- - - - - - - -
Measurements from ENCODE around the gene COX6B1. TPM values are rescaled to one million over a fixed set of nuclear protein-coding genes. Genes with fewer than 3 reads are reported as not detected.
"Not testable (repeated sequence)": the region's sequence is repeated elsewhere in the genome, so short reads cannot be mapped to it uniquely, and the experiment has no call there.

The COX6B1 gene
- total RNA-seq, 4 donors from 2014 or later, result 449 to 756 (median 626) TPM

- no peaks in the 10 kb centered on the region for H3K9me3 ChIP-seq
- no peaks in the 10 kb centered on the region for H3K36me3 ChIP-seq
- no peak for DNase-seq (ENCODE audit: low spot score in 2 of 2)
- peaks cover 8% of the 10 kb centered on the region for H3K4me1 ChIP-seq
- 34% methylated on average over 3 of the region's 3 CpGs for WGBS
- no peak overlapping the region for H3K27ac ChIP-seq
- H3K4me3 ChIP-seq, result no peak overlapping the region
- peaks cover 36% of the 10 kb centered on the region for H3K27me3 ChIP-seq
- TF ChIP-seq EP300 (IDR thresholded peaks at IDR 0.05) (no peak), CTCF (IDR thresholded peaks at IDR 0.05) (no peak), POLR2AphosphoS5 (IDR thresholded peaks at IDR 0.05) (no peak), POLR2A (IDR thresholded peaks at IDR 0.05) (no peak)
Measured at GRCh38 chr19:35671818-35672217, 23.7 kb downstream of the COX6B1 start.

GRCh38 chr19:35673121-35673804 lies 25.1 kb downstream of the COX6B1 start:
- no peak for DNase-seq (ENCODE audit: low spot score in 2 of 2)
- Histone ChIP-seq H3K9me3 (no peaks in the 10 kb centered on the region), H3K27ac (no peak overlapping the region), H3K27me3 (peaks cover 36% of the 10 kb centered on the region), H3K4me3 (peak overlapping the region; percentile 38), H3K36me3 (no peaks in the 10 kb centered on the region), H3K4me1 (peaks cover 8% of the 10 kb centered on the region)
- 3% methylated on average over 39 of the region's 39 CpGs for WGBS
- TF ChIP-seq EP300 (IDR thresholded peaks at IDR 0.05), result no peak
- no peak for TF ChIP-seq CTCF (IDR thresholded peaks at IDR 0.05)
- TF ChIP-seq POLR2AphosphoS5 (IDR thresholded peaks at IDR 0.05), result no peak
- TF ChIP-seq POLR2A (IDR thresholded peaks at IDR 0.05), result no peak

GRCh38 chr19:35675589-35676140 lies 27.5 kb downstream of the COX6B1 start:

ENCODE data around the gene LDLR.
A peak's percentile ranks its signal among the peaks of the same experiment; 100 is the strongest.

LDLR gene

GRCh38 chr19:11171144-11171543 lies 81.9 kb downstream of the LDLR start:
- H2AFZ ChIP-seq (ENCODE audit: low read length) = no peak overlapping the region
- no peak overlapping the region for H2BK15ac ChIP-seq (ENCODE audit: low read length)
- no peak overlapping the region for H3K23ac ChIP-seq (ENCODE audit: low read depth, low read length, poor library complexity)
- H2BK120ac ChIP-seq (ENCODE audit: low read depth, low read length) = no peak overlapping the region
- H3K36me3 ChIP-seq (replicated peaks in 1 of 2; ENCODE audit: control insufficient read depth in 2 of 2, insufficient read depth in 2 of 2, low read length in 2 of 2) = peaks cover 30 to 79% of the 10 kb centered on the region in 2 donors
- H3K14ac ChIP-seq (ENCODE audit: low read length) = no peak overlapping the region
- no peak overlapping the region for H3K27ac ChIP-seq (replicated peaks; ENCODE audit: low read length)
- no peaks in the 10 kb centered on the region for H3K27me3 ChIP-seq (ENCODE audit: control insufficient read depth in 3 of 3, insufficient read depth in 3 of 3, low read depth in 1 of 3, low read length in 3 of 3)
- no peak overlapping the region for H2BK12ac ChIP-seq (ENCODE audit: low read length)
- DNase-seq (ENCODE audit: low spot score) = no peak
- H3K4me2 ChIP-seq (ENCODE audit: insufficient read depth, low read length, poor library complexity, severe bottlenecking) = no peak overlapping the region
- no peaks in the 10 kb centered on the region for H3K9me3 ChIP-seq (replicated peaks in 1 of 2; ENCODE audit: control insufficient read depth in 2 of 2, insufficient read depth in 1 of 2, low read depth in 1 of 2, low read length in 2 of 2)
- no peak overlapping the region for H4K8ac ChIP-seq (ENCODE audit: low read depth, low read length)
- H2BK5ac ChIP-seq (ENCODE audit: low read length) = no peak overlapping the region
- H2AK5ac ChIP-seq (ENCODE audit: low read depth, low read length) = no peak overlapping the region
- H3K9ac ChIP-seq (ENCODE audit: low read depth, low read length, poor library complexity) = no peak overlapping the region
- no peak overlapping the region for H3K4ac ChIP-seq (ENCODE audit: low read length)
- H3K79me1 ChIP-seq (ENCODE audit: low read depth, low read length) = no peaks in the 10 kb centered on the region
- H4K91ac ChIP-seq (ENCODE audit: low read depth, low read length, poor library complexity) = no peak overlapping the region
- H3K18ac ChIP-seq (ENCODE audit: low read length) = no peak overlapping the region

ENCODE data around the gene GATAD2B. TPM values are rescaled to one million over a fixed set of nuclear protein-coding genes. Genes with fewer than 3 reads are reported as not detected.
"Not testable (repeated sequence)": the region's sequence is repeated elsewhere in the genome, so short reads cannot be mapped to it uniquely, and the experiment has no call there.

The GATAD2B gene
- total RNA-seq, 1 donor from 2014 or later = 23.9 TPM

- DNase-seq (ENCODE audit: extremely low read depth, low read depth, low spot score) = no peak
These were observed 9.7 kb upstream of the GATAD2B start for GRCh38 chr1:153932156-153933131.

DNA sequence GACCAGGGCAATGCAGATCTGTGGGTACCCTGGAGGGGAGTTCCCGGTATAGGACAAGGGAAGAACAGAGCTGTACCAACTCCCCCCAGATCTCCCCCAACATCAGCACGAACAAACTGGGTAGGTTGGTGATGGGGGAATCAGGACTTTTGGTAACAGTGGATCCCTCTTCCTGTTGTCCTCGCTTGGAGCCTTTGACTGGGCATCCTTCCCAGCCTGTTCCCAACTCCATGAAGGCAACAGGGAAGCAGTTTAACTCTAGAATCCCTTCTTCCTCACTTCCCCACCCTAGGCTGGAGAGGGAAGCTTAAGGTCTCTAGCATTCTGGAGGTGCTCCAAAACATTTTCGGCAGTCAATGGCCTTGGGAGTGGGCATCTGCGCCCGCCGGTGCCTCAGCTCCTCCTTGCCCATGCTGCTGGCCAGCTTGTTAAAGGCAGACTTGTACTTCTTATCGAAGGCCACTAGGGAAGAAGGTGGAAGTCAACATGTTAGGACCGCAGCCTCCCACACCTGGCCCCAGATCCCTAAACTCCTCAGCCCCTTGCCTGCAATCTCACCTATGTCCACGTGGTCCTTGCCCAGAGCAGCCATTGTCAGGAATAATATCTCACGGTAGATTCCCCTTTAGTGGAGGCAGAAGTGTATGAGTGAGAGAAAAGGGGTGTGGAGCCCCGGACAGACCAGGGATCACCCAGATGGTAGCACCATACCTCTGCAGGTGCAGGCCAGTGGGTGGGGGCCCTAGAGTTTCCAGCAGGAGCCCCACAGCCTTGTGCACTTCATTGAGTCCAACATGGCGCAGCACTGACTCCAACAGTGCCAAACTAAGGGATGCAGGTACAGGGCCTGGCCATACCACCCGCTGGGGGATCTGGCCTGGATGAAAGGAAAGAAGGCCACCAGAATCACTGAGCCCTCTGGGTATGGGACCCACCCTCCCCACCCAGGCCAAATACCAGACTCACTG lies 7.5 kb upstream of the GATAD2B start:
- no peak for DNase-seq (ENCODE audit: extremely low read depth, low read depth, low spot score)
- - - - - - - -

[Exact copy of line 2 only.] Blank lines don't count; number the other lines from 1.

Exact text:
"Not testable (repeated sequence)": the region's sequence is repeated elsewhere in the genome, so short reads cannot be mapped to it uniquely, and the experiment has no call there.